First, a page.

The IRS Says Tax Refunds Are Actually Larger This Year — What This Means for You

The average refund is 1.3 percent higher than last year's.
  • Early refunds were smaller by as much as 16.7 percent.
  • The latest data shows the average refund is up by 1.3 percent.
  • However, a big refund may not be the best deal for you.

With the 2019 tax season in full swing, taxpayers are finally feeling the impact of the 2017 Tax Cuts and Jobs Act. From the change in filing forms to the size of the average refund, tax year 2018 wrought many surprises for taxpayers this year.

When returns started coming in at the beginning of February, many people were dismayed to see that their refunds were smaller than they had been in years past, or, even worse, that they owed money to the Internal Revenue Service. Frustrated filers flooded Twitter with “GOPTaxScam” hashtags as a result.

Now, the IRS says refunds are larger than they were last year. What’s going on?

Read: When Will You Get Your Tax Refund? Here’s When to Expect That Check

Here’s What the IRS Says

The IRS tracks the number and amount of refunds it issues, and it publishes that information on a weekly basis on its website. The amounts are cumulative, so they represent the total number and amount of refunds issued for the tax season up to that date.

Make Your Money Work

This year, by the week of Feb. 1, the IRS had issued 4.6 million refunds. The average refund came to $1,865, down 8.4 percent from the average of $2,035 at the same point in the 2018 tax season. But by Feb. 22, the IRS had issued 38.6 million refunds. The average refund was $3,143, or 1.3 percent higher than the same week in 2018.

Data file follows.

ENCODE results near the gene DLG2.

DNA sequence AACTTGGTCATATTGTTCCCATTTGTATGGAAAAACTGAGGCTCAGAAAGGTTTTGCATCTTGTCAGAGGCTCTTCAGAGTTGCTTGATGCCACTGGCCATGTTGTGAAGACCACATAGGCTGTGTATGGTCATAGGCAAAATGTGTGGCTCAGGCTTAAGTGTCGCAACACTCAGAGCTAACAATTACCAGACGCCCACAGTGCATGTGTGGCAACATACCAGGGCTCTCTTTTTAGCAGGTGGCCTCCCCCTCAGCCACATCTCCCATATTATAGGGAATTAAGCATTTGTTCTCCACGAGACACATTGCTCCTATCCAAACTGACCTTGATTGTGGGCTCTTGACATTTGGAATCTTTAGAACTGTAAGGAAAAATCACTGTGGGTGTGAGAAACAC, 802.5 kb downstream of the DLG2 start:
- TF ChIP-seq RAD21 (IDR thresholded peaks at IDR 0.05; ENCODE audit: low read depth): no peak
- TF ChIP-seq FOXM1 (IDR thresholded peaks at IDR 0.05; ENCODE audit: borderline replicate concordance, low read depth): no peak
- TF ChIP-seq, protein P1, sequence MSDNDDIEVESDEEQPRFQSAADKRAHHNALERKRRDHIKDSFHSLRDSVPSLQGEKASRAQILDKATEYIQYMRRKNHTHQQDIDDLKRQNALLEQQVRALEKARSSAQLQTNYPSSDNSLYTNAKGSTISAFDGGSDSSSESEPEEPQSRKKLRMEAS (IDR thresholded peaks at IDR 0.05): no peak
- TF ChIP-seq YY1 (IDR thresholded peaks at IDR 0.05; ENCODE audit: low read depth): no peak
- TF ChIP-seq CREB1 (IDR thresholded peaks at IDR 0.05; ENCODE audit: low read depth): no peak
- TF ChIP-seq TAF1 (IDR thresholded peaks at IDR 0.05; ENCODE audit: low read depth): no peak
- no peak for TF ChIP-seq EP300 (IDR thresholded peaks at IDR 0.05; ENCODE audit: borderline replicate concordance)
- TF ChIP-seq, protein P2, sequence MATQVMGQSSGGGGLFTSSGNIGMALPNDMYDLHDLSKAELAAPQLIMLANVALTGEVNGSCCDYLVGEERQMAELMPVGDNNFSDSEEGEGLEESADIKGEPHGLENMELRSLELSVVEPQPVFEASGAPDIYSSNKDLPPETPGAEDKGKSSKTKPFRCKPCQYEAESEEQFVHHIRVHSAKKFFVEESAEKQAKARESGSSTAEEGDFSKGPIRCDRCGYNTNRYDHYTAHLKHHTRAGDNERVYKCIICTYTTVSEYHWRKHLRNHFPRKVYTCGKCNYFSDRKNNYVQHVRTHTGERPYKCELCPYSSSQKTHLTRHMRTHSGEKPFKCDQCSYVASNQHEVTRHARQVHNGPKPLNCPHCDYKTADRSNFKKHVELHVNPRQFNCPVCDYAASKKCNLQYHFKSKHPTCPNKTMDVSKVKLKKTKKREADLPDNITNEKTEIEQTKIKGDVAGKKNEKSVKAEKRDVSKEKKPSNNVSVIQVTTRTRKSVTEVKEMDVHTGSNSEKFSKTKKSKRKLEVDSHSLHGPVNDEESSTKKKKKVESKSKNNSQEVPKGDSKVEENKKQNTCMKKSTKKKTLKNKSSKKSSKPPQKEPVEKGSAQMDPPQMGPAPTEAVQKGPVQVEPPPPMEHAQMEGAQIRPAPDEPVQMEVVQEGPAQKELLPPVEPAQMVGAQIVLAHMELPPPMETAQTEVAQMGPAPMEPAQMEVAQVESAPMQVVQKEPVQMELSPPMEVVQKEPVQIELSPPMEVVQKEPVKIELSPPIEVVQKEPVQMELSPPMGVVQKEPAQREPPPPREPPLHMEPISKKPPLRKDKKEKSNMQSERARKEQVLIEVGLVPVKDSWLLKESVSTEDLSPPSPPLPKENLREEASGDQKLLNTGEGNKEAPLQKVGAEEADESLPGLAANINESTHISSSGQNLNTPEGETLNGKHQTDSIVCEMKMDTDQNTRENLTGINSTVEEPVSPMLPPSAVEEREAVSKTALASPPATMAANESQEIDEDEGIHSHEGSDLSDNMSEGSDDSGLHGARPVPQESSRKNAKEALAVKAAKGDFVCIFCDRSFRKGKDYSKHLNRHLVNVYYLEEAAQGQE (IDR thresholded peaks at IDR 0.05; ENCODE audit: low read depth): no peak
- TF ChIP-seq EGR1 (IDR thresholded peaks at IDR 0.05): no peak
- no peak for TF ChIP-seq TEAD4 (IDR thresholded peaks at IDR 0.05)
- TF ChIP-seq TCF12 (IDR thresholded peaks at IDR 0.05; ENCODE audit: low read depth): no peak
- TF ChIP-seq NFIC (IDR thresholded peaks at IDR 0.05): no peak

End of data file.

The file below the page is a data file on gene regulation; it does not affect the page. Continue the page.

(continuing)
Find Out: Here’s the Average IRS Tax Refund Amount

What This Means for Your Refund

The overall trend for refunds doesn’t mean a whole lot for any one person’s circumstances. The Tax Cuts and Jobs Act lowered tax rates for millions of Americans, but it also eliminated many deductions. And many people got more money in their paychecks, which is the main reason for smaller refunds, since you’ve been spending that tax cut all year long.

Learn: How to Itemize Deductions Like a Tax Pro

On the other hand, getting a big refund is like giving the government an interest-free loan all year. More pay and a smaller refund could be seen as a better deal for you.

Keep reading to find out the No. 1 thing Americans do with their tax refund.

More on Taxes

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About the Author

Karen Doyle

Karen Doyle is a personal finance writer with over 20 years’ experience writing about investments, money management and financial planning. Her work has appeared on numerous news and finance websites including GOBankingRates, Yahoo! Finance, MSN, USA Today, CNBC,, and more.

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